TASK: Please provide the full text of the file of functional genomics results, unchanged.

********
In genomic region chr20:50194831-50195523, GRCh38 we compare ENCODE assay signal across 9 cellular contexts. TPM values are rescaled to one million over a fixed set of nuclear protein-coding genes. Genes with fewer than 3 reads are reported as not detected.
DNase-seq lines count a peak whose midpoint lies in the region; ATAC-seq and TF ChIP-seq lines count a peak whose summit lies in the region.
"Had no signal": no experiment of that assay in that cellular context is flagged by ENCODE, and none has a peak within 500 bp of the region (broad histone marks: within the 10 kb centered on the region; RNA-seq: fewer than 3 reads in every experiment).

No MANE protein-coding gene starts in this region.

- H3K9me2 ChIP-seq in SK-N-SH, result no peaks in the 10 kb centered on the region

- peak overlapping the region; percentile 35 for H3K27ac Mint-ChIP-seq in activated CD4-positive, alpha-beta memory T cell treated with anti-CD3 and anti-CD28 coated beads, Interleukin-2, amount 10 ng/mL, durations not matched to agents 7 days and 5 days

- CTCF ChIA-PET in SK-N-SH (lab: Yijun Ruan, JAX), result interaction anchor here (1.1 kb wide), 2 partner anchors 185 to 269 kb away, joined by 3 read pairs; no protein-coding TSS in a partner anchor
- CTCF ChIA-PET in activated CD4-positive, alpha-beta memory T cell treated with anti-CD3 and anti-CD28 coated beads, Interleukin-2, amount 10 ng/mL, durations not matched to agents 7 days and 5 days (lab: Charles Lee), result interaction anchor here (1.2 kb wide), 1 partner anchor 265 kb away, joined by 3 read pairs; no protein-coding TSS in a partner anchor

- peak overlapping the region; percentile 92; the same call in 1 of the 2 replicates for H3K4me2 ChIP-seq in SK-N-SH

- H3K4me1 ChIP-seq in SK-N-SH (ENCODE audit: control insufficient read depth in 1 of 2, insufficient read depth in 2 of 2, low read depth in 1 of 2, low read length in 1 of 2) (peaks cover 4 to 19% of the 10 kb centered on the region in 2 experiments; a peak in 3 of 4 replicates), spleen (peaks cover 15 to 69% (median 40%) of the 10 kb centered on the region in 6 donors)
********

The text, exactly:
In genomic region chr20:50194831-50195523, GRCh38 we compare ENCODE assay signal across 9 cellular contexts. TPM values are rescaled to one million over a fixed set of nuclear protein-coding genes. Genes with fewer than 3 reads are reported as not detected.
DNase-seq lines count a peak whose midpoint lies in the region; ATAC-seq and TF ChIP-seq lines count a peak whose summit lies in the region.
"Had no signal": no experiment of that assay in that cellular context is flagged by ENCODE, and none has a peak within 500 bp of the region (broad histone marks: within the 10 kb centered on the region; RNA-seq: fewer than 3 reads in every experiment).

No MANE protein-coding gene starts in this region.

- H3K9me2 ChIP-seq in SK-N-SH, result no peaks in the 10 kb centered on the region

- peak overlapping the region; percentile 35 for H3K27ac Mint-ChIP-seq in activated CD4-positive, alpha-beta memory T cell treated with anti-CD3 and anti-CD28 coated beads, Interleukin-2, amount 10 ng/mL, durations not matched to agents 7 days and 5 days

- CTCF ChIA-PET in SK-N-SH (lab: Yijun Ruan, JAX), result interaction anchor here (1.1 kb wide), 2 partner anchors 185 to 269 kb away, joined by 3 read pairs; no protein-coding TSS in a partner anchor
- CTCF ChIA-PET in activated CD4-positive, alpha-beta memory T cell treated with anti-CD3 and anti-CD28 coated beads, Interleukin-2, amount 10 ng/mL, durations not matched to agents 7 days and 5 days (lab: Charles Lee), result interaction anchor here (1.2 kb wide), 1 partner anchor 265 kb away, joined by 3 read pairs; no protein-coding TSS in a partner anchor

- peak overlapping the region; percentile 92; the same call in 1 of the 2 replicates for H3K4me2 ChIP-seq in SK-N-SH

- H3K4me1 ChIP-seq in SK-N-SH (ENCODE audit: control insufficient read depth in 1 of 2, insufficient read depth in 2 of 2, low read depth in 1 of 2, low read length in 1 of 2) (peaks cover 4 to 19% of the 10 kb centered on the region in 2 experiments; a peak in 3 of 4 replicates), spleen (peaks cover 15 to 69% (median 40%) of the 10 kb centered on the region in 6 donors)